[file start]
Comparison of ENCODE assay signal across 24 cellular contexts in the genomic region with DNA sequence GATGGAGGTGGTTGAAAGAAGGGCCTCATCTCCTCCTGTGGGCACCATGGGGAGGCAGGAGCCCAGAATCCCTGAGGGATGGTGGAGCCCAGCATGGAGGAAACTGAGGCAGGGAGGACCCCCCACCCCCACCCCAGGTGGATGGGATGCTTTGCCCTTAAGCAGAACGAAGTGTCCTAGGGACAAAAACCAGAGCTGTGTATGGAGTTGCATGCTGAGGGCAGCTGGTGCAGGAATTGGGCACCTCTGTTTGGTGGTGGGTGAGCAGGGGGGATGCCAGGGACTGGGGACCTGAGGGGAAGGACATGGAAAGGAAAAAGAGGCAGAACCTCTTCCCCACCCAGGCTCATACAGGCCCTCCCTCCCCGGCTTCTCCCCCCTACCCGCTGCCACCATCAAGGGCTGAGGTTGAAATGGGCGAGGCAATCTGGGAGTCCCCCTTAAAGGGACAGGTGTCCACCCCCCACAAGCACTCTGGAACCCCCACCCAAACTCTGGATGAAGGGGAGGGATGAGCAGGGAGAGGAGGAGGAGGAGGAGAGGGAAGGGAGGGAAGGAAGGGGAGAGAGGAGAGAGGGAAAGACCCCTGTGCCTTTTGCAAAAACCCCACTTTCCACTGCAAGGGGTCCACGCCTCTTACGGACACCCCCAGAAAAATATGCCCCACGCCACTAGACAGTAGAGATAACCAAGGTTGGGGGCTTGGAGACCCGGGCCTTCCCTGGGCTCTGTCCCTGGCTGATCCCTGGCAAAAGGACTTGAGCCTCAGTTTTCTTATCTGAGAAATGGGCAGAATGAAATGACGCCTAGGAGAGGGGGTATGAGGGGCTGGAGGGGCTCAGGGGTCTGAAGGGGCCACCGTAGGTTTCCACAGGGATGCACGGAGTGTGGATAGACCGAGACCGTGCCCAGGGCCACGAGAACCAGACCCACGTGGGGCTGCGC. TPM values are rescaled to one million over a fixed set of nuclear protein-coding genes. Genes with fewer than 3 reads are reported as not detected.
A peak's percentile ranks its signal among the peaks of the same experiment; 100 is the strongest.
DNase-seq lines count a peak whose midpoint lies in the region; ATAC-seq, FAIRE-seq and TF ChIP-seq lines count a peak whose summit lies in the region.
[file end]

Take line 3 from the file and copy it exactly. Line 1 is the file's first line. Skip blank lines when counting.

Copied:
DNase-seq lines count a peak whose midpoint lies in the region; ATAC-seq, FAIRE-seq and TF ChIP-seq lines count a peak whose summit lies in the region.